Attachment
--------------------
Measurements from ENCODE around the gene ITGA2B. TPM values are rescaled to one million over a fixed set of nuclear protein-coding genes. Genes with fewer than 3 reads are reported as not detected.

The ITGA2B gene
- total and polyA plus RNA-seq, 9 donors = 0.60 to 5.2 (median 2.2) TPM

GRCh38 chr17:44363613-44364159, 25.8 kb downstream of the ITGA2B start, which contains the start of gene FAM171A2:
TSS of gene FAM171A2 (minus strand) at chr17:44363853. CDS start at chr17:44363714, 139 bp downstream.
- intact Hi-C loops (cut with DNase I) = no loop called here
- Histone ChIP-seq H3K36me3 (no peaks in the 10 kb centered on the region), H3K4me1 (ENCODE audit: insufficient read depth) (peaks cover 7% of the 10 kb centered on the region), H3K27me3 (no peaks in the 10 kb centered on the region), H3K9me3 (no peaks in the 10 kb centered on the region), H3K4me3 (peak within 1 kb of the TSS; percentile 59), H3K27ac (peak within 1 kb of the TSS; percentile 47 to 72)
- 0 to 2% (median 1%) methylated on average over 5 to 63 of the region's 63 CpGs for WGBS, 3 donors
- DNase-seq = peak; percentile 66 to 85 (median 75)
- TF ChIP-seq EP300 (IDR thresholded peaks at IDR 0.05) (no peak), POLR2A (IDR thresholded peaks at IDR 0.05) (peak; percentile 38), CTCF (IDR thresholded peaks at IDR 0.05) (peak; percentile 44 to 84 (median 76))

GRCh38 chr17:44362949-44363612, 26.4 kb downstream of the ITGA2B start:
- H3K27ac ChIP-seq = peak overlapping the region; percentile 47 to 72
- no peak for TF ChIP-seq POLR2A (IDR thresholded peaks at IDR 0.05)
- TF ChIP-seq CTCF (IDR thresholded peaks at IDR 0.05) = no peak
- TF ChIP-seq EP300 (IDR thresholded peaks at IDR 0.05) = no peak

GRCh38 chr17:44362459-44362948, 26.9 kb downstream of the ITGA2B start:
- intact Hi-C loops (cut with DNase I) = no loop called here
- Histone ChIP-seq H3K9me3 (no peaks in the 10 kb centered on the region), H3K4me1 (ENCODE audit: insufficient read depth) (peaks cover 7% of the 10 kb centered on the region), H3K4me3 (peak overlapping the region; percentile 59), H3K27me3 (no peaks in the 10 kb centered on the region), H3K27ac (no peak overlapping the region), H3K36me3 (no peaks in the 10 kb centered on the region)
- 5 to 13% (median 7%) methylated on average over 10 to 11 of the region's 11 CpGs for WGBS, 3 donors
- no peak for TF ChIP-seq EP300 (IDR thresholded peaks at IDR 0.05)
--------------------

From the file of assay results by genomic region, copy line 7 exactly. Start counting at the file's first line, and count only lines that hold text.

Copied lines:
- Histone ChIP-seq H3K36me3 (no peaks in the 10 kb centered on the region), H3K4me1 (ENCODE audit: insufficient read depth) (peaks cover 7% of the 10 kb centered on the region), H3K27me3 (no peaks in the 10 kb centered on the region), H3K9me3 (no peaks in the 10 kb centered on the region), H3K4me3 (peak within 1 kb of the TSS; percentile 59), H3K27ac (peak within 1 kb of the TSS; percentile 47 to 72)